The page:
Often, more dangerous than any illness is the potential complications that can arise from it or from its treatment. The most serious of said complications is the potential for brain damage to occur.
According to new research, cognitive or emotional difficulties that occur post-illness are as critical in severity as mild brain trauma. The cause of these cognitive difficulties is not entirely clear, however.
A new study has sought to answer this question, examining whether gut bacteria can cause brain dysfunction in sepsis patients. Other research has previously examined gut bacteria in relation to inflammation of the lungs in sepsis, but no research has connected the bacteria to brain inflammation to date. The new study used mouse participants and brain tissues donated from deceased sepsis patients.
The mice who survived the sepsis were compared with mice without sepsis as controls —brain tissue of the sepsis patients was compared with brain tissue of patients who passed away from non-infectious causes. The researchers also used gene sequencing to determine which bacteria were present in the tissues.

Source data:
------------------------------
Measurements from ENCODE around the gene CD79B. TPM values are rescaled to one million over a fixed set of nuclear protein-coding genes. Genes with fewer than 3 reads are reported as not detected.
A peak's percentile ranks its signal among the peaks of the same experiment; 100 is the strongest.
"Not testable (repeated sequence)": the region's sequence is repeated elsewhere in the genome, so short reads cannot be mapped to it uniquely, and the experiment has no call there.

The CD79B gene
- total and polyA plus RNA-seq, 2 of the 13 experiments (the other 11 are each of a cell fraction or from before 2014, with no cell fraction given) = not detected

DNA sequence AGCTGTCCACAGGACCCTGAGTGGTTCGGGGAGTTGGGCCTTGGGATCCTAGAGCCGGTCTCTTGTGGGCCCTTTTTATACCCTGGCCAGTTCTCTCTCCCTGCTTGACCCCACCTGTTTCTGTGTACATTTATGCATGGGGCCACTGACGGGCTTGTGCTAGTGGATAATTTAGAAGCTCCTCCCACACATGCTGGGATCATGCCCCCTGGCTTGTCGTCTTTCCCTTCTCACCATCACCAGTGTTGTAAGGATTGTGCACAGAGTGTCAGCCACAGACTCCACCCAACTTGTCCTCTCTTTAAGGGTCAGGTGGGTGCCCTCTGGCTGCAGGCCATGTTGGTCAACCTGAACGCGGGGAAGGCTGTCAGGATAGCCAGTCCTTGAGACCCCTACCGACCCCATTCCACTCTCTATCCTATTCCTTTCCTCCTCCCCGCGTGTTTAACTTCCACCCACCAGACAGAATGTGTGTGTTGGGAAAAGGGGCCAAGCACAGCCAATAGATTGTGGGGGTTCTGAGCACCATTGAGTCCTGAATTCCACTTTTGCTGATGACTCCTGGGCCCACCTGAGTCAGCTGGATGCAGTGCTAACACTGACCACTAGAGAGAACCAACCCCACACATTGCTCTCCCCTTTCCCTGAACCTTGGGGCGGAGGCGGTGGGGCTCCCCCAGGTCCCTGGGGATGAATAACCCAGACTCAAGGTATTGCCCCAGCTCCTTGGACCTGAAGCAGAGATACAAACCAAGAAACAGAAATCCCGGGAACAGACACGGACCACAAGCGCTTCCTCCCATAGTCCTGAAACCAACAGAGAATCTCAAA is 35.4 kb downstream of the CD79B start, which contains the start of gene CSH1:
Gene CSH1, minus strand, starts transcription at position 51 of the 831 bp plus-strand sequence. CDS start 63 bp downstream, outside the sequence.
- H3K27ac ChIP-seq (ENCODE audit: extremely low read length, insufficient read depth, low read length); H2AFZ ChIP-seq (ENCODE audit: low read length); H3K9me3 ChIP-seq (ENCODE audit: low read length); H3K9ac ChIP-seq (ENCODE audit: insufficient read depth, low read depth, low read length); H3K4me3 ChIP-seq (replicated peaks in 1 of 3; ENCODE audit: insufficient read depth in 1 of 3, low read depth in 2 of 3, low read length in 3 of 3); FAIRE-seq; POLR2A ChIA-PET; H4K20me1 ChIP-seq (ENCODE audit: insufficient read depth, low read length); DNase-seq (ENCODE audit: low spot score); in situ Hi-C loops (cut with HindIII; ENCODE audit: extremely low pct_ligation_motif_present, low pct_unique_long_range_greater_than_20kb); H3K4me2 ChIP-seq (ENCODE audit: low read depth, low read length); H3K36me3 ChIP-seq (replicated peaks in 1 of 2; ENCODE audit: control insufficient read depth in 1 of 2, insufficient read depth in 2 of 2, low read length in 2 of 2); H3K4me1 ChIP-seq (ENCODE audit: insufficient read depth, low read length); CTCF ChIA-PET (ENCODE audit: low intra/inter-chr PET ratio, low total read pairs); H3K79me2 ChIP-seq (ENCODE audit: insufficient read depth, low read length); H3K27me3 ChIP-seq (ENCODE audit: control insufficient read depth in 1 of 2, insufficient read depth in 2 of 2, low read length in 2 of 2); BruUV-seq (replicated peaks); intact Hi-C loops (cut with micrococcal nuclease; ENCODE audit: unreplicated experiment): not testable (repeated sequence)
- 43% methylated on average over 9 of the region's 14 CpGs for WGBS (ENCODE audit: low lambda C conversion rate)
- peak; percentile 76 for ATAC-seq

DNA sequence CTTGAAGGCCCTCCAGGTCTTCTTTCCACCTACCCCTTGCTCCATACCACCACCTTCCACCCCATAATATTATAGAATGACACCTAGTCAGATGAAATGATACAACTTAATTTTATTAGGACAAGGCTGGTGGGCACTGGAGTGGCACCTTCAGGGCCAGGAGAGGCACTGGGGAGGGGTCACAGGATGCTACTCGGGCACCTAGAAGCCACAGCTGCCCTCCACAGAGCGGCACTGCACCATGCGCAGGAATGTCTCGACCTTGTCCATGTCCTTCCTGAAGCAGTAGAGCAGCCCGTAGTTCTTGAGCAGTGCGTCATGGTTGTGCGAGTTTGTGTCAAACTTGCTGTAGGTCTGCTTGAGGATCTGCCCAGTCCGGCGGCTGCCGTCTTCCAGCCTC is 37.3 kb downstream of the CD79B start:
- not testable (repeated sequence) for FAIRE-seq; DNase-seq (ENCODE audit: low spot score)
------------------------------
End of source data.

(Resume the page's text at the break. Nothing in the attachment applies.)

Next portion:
“The traditional thing to do in a microbiology lab is take a sample and try to grow bacteria from it in the lab under particular conditions and see what you get,” says Benjamin Singer, M.D., Ph.D., an assistant professor of internal medicine at Michigan Medicine.
“We know, though, that there are many bacteria that are important in the gut microbiome but that don’t grow in the traditional methods. We can take a sample and isolate the DNA from it and sequence the 16S rRNA gene. Then we can compare the sequences of those genes to a database of known bacteria and identify many more bacteria in the tissue, instead of relying on what grows in a culture.”
The results showed that gut bacteria found in the brain after five days posthumous, but not after 14 days, was related to brain inflammation. Relevant differences were noted in the human tissues as well.
Although the brain is invaded by bacteria after death, lacking the immune system to defend it, the brain tissues from the patients who died from sepsis were distinctly different than brain tissue of a regular brain. These bacteria were also related to neuroinflammation, as found in the mice.
The researchers concluded that sepsis causes bacteria from the gut to travel into the brain, relating to inflammation, but that these bacteria will ultimately resolve themselves within a few weeks. These bacteria do play a role in the cause of continued brain dysfunction after sepsis, however, and may indicate a new area that should be targeted for treatment.
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